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CBN Intensifies Nationwide Awareness on Redesigned Naira

It is sensitising Onitsha traders, Kano grain marketers and others on security features of new notes.

The Central Bank of Nigeria (CBN) on Thursday continued its nationwide enlightenment campaign on the redesigned N1,000, N500, and N200 banknotes, urging Nigerians to accept and respect the currencies as national symbols.
Addressing market men and women during sensitisation exercise on new naira notes in major cities across the country, the banking sector regulator stressed the need to handle the nation’s currencies with respect.

At the Wuse market, Abuja, CBN Abuja Branch Controller, Mr. Michael Ogbu, stressed that the new banknotes have come to stay and should not be seen as fake or rejected for transaction purposes.
The exercise afforded traders the opportunity to ask questions and disabuse their minds about the negative conceptions they had about the redesigned currencies denominations, as well as the January 31, 2023 deadline for the return of the old naira notes.
If anything, the awareness campaign left the traders well-informed about the benefits of the currency redesign policy by the central bank and the rationale behind it.

Represented by the Branch Assistant Manager, Mr. Karim Williams, Ogbu, further advised the members of the public to ensure that they deposited the old notes at their commercial banks, pointing out that there was no limit to how much a customer could deposit between now and January 31 as the CBN has suspended bank charges.
He further promised the traders that the redesigned banknotes have enhanced security, greater durability, and attractiveness, and remained the country’s heritage.
He also reminded the businessmen and women that the old naira denominations being withdrawn from circulation would cease to be legal tender after January 31.
He pointed out that currency management remained a key function of the apex bank as enshrined in Section 2 (b) of the CBN Act 2007.
He said: “Indeed, the integrity of a local legal tender, the efficiency of its supply, as well as its efficacy in the conduct of monetary policy are some of the hallmarks of a great central bank.
“In recent times, however, currency management in Nigeria has faced several challenges that have continued to grow in scale and sophistication with unintended consequences for the integrity of both the CBN and the country.”
Highlighting the basic challenges of currency management in recent times, Ogbu pointed to a significant hoarding of banknotes by members of the public.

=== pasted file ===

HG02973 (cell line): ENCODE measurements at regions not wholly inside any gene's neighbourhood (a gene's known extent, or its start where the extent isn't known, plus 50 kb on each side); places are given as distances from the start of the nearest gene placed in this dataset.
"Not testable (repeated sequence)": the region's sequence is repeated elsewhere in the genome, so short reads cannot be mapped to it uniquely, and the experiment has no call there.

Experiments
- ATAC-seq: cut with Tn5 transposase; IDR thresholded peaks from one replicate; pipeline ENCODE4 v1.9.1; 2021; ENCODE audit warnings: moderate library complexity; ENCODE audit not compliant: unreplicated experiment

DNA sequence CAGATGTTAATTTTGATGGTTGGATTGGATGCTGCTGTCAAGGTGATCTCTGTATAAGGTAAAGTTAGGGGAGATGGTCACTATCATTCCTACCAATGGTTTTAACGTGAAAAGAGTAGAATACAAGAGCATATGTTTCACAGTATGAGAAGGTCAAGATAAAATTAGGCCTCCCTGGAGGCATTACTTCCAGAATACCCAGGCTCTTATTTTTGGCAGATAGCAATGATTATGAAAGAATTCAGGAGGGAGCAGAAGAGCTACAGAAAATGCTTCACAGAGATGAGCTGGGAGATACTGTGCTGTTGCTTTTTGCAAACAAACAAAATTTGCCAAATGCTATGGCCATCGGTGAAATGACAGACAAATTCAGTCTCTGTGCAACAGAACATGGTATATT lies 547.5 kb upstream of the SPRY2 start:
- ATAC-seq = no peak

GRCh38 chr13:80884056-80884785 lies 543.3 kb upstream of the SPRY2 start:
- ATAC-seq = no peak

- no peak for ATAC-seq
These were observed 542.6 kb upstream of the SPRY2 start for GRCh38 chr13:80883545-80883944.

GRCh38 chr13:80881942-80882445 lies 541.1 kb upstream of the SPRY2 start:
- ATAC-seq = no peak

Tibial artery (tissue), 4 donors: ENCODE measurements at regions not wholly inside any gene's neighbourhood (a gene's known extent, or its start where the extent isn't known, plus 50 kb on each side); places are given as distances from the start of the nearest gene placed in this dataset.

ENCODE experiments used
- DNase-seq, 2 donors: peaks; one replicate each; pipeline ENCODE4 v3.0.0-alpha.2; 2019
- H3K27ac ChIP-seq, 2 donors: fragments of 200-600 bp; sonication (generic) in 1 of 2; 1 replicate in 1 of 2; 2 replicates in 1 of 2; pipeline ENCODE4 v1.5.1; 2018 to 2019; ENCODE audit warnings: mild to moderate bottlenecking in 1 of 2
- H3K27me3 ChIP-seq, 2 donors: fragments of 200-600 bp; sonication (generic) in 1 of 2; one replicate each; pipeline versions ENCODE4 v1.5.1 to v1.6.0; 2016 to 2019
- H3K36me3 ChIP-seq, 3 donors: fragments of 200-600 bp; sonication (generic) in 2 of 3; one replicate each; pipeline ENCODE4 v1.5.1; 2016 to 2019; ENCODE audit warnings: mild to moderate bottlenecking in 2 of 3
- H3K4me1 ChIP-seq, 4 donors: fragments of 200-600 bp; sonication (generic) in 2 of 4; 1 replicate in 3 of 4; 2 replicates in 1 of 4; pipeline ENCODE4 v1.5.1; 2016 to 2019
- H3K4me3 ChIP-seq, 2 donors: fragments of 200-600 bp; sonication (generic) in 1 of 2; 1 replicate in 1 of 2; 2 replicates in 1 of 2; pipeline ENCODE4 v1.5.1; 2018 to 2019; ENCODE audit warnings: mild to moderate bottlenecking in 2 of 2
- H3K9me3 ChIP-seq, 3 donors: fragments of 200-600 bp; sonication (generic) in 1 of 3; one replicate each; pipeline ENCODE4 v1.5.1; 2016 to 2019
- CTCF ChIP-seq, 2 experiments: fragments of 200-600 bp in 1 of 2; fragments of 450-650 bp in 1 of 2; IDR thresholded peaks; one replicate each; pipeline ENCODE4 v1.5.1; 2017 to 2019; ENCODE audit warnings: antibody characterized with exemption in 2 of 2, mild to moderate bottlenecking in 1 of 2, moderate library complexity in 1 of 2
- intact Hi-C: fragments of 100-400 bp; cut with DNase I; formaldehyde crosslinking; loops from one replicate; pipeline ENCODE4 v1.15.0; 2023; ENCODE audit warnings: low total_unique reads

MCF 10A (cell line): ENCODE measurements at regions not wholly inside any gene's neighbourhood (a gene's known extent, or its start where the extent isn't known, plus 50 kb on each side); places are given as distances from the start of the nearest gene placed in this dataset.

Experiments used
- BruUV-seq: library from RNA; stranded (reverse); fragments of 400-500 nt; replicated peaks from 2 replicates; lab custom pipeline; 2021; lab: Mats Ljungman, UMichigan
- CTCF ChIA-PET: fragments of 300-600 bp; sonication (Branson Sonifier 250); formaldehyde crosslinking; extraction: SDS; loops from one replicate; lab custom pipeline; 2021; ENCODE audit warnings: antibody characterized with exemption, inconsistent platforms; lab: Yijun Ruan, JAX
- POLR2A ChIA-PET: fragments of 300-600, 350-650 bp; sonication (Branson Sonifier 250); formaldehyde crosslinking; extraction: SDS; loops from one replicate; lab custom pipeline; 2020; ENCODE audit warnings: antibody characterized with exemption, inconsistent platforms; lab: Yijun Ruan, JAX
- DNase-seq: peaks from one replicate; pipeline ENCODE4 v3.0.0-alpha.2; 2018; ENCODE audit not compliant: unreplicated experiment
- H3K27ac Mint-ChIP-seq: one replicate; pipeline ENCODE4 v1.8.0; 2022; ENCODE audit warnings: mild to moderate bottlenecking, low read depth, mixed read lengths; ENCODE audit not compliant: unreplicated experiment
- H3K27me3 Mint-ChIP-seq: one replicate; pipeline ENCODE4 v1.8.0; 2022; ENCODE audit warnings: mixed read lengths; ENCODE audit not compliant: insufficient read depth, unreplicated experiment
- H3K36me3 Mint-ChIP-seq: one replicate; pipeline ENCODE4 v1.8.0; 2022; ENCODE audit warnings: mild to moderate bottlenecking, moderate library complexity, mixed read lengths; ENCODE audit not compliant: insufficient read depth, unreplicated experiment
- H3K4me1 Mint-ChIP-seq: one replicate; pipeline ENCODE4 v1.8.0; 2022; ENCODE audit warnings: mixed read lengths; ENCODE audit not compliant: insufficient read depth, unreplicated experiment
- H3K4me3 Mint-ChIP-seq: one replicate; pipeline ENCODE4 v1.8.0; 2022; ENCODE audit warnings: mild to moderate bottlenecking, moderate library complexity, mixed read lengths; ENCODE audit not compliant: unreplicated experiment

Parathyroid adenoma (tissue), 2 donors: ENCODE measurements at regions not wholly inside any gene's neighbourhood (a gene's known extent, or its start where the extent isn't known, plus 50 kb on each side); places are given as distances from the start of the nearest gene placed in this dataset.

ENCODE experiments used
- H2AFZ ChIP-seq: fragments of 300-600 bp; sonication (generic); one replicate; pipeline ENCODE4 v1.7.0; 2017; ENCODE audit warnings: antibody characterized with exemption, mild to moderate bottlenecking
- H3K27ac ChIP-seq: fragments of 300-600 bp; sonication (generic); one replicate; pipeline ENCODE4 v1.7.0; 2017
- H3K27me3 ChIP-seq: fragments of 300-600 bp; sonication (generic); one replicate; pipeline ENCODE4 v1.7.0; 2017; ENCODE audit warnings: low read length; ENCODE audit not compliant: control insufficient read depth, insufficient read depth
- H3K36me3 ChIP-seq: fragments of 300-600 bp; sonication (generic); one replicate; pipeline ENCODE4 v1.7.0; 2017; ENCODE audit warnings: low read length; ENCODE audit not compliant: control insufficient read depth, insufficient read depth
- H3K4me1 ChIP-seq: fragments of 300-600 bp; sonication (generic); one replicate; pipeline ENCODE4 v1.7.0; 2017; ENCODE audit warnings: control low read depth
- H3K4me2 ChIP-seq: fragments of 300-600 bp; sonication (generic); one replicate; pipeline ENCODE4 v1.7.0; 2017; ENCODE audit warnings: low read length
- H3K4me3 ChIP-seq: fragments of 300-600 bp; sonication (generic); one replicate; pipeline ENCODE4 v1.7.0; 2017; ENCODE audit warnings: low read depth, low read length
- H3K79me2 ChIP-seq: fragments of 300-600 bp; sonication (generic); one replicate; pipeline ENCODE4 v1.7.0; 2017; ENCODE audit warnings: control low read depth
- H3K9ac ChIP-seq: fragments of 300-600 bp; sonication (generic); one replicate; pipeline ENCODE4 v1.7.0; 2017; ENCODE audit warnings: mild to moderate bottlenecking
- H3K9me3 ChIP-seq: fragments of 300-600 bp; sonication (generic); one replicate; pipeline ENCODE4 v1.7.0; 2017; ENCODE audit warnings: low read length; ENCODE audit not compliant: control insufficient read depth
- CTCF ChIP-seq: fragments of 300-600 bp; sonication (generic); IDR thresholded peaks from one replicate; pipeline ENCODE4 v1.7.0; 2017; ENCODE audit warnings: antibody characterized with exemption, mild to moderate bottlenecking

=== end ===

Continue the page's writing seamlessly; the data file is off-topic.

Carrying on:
According to him, N2.72 trillion out of the N3.26 trillion currency in circulation as of June 2022, were outside the vaults of commercial banks across the country and supposedly held by members of the public.

Further highlighting the enormous benefits of the currency redesign to the economy, Ogbu said the policy would help to control inflation as the exercise would bring the hoarded currency into the banking system, thereby making monetary policy more effective.
He added: “It will also help with better design and implementation of monetary policy as we would have much more accurate data on money supply and monetary aggregates.
“We believe that this exercise would help in increasing financial inclusion, moving towards a more cashless economy, and ensuring greater formalisation of the Nigerian economy.
“The currency redesign would assist in the fight against corruption as the exercise would rein in the higher denomination used for corruption, and the movement of such funds from the banking system could be tracked easily.”
He added: “Although the global best practice is for central banks to redesign, produce and circulate new local legal tender every five–eight years, the Naira had not been redesigned in almost 19 years.”
Also, in Onitsha, the CBN urged the traders to ignore rumours that the new banknotes were not real, maintaining that the currencies are of international standard.

The Branch Controller, CBN Awka, Mr. Benedict Maduagwu, who spoke at the Onitsha Main Market, Anambra State, urged the traders to ensure that they return their old N200, N500 and N1,000 notes before the deadline.
Onitsha Main Market is reputed to be the largest market in West Africa.
Speaking on the reasons for redesigning the currencies, Maduagwu said: “This statistic shows that 84.71 per cent of currency in circulation is outside the vaults of commercial banks, with only 15.29 per cent in the central bank and commercial banks’ vaults.
“Second, is the worsening shortage of clean and fit banknotes with attendant negative perception of the CBN and increased risk to financial stability.